Discussion in 'Former Pro Player Talk' started by sandy mayer, Mar 21, 2007.
Which years, rounds and serves (2nd as well as 1st)?
He served and volleyed on every first serve, so approximately 60% of the time.
Not quite every 1st serve , but most,sometimes on the second as a change of pace.
that's funny, I was just recently watching several Borg matches & took my own stats as far as how often he S&Ved(don't have them with me, but will get back to you with them later)
1973 QF vs Roger Taylor(a 5 set loss) 17 year old Borg S&Ved on virtually every first & second serve.
1976 Final vs Nastase-Borg S&Ved on every first serve, very few 2nds
1977 Final vs Connors-Borg mixed it up, not S&V on firsts as much as vs Nastase(guess that Connors return made him wary), never came in on a 2nd
1979 Final vs Tanner-just watched the 5th set, was an interesting pattern. Borg didn't S&V on any 2nd serves, but when he came in on firsts he won almost every point. a few games he didn't S&V at all & those were the toughest games to hold(maybe he was nervous, so he decided to stay back, which almost cost him the match, since Tanner was attacking relentlessly)
I find it interesting that a baseliner served and volleyed his way to 5 straight Wimbledon titles.
If S&V was his strategy, you'd think a better serve and volleyer would come along and beat him. I guess his return games were just that good.
Imagine Rafael Nadal coming along and winning 5 straight Wimbledon titles BY SERVING AND VOLLEYING.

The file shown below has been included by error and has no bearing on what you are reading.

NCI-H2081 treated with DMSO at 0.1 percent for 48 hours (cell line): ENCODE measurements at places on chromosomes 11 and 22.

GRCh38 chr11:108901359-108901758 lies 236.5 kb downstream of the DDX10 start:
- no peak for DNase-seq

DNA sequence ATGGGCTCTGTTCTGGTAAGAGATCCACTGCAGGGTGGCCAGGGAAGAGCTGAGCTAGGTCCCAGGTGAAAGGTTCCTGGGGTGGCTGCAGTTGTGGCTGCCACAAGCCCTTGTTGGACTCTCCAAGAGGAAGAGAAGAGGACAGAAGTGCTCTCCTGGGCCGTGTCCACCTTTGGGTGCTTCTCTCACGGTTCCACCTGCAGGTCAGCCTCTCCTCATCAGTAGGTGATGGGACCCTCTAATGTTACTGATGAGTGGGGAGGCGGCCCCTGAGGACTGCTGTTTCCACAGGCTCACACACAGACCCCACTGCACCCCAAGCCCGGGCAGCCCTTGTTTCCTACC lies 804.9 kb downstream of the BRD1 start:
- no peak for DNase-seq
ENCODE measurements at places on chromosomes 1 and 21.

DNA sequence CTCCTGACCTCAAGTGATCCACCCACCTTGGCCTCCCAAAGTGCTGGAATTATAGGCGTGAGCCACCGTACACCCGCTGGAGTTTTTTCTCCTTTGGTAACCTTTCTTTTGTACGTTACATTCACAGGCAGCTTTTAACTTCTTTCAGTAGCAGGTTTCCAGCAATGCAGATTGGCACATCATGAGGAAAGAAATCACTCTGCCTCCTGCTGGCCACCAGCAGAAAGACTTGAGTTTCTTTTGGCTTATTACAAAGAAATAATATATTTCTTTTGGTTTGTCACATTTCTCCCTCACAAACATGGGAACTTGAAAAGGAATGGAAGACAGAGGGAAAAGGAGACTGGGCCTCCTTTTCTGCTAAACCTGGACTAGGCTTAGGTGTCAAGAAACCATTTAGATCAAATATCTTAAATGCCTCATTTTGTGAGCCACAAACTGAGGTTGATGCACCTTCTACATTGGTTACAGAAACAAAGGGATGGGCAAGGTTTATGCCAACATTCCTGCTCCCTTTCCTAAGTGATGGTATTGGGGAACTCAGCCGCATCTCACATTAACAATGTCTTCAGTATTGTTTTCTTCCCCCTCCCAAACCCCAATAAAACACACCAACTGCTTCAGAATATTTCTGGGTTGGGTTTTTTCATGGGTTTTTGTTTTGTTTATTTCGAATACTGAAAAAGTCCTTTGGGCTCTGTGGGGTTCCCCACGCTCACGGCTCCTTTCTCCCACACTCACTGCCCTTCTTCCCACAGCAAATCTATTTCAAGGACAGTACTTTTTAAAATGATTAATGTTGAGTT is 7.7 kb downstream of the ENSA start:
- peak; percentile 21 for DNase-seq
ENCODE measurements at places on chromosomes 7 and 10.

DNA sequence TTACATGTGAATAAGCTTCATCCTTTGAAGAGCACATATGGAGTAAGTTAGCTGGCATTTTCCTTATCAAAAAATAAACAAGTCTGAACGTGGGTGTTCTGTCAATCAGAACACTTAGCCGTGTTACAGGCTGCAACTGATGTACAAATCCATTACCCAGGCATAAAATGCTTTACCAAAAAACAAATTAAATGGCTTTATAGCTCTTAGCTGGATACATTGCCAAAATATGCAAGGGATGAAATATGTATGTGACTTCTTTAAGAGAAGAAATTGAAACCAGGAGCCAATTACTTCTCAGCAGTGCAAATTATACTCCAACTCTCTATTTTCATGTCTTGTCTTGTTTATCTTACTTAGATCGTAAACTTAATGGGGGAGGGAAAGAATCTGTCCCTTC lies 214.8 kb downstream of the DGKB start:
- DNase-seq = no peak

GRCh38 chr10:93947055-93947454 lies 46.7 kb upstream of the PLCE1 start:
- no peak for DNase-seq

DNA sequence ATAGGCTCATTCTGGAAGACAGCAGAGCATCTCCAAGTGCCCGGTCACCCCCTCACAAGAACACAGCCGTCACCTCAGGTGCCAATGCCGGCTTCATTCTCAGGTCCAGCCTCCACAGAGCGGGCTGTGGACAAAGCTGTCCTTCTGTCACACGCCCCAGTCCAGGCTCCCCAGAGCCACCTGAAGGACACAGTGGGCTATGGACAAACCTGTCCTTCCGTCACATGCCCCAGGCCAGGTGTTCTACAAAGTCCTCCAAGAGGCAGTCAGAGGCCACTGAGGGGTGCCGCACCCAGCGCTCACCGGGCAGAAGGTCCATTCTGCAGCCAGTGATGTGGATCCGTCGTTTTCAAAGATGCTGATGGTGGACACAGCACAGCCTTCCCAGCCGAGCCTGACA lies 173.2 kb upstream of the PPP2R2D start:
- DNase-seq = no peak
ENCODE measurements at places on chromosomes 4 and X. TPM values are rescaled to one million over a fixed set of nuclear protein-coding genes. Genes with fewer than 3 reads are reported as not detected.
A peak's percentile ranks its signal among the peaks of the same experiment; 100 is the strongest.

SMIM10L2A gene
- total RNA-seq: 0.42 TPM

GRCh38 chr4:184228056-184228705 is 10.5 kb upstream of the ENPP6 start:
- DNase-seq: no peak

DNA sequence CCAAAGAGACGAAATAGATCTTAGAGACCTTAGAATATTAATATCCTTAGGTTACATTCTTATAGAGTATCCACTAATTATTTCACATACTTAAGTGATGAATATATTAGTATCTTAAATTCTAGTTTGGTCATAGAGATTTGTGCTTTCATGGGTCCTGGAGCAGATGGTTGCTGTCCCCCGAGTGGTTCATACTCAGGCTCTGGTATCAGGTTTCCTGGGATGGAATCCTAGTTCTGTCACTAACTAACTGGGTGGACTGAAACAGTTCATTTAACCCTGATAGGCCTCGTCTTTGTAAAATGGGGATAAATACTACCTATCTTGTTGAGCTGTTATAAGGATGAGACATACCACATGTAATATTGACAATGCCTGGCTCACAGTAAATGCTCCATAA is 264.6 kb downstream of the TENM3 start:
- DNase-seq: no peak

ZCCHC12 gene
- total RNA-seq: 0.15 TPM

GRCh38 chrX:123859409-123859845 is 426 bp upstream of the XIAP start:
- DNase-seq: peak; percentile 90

Hell, imagine Fed winning one Wimbledon S&V(he hardly ever S&Ves)
To be fair, S&V was a lot more common/easier with wood racquets since it was so hard to hit returns with that equipment, esp on faster surfaces. You got a lot of unreturned serves, easy put aways back then. Plus the grass has been changed as well.
Almost everybody S&V quite a bit on grass in the 70s, even Connors.
Yep, it is amazing that Borg is remembered for his baseline work at RG, but almost everywhere else, he was moving forward.
in fairness he won about 80% of his points by serving and volleying during his serving games in his first wimbledon.
Duh, how many Frenches has Federer won? Borg wasn't a chip and charge player dude. That's the point.
Borg was not a great volleyer. But the grass actually made his volleys more effective. The skidding and the dying.
Also his athleticism, precision, balance, dipped returns, perfect lobs and passes did not hurt when he was on the defensive.
Very true - you can't overlook the fact that he was extremely committed to winning, especially at places like Wimbledon. He never gave up, which certainly helped him.
In Bjorn news: http://www.towleroad.com/2007/03/bjorn_borg_cour.html
A player orginaly deemed a clay court specilist winning 5 wimbledons is really incredible, particularly when he consider this is probabely the greatest clay courter of all time. Also grass and clay were more different back then, clay was slower and grass was faster and had more uneven bounces. The uneven bounces did aide Borg's vollying, allowing him to get away with less accurate vollying, however this is still a great achivement. I am always suprised Borg is not more often involved in the GOAT argument, in terms of career domiance he is unparalled. Borg has the highest winning percentage of all open-era GOAT contenders, and it is even higher in slams. Borg won something like 41% of all slams he ever entered. Borg also won 3 slams without losing a set, 2 FO and 1 Wimbledon. Noone who played Borg 3 times or more had a winning Head2Head against him. Borg won a record 33 consecutive davis cup matches, and has a 5 set record of 26-4 (W-L), noone else is even close to these figures. He certainly deserves a mention in any open-era GOAT argument.
Borg played s/v at Wimby WAY more often than most of us think. And he is certainly a name to be considered in the GOAT discussion. However I think it's pretty clear who will ultimately claim that title now......... CC
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